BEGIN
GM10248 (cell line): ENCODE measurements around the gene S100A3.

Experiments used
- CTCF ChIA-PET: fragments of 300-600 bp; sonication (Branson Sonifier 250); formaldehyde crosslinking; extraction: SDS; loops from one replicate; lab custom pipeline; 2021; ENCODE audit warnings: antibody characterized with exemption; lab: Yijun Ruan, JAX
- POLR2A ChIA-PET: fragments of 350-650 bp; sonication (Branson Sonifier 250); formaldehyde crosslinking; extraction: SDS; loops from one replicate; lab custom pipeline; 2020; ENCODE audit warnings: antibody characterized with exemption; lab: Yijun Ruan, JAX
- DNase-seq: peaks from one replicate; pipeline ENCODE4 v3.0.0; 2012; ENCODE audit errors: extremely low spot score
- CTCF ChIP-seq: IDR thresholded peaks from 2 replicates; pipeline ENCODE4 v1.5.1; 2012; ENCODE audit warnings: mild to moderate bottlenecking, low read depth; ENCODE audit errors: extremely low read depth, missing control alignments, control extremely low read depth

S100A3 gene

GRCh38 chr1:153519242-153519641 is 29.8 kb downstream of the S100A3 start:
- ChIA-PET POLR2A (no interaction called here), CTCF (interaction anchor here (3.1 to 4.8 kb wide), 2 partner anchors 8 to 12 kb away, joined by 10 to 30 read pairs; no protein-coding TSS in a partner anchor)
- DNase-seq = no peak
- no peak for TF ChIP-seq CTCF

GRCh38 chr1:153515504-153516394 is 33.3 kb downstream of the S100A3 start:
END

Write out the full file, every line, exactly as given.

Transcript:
GM10248 (cell line): ENCODE measurements around the gene S100A3.

Experiments used
- CTCF ChIA-PET: fragments of 300-600 bp; sonication (Branson Sonifier 250); formaldehyde crosslinking; extraction: SDS; loops from one replicate; lab custom pipeline; 2021; ENCODE audit warnings: antibody characterized with exemption; lab: Yijun Ruan, JAX
- POLR2A ChIA-PET: fragments of 350-650 bp; sonication (Branson Sonifier 250); formaldehyde crosslinking; extraction: SDS; loops from one replicate; lab custom pipeline; 2020; ENCODE audit warnings: antibody characterized with exemption; lab: Yijun Ruan, JAX
- DNase-seq: peaks from one replicate; pipeline ENCODE4 v3.0.0; 2012; ENCODE audit errors: extremely low spot score
- CTCF ChIP-seq: IDR thresholded peaks from 2 replicates; pipeline ENCODE4 v1.5.1; 2012; ENCODE audit warnings: mild to moderate bottlenecking, low read depth; ENCODE audit errors: extremely low read depth, missing control alignments, control extremely low read depth

S100A3 gene

GRCh38 chr1:153519242-153519641 is 29.8 kb downstream of the S100A3 start:
- ChIA-PET POLR2A (no interaction called here), CTCF (interaction anchor here (3.1 to 4.8 kb wide), 2 partner anchors 8 to 12 kb away, joined by 10 to 30 read pairs; no protein-coding TSS in a partner anchor)
- DNase-seq = no peak
- no peak for TF ChIP-seq CTCF

GRCh38 chr1:153515504-153516394 is 33.3 kb downstream of the S100A3 start: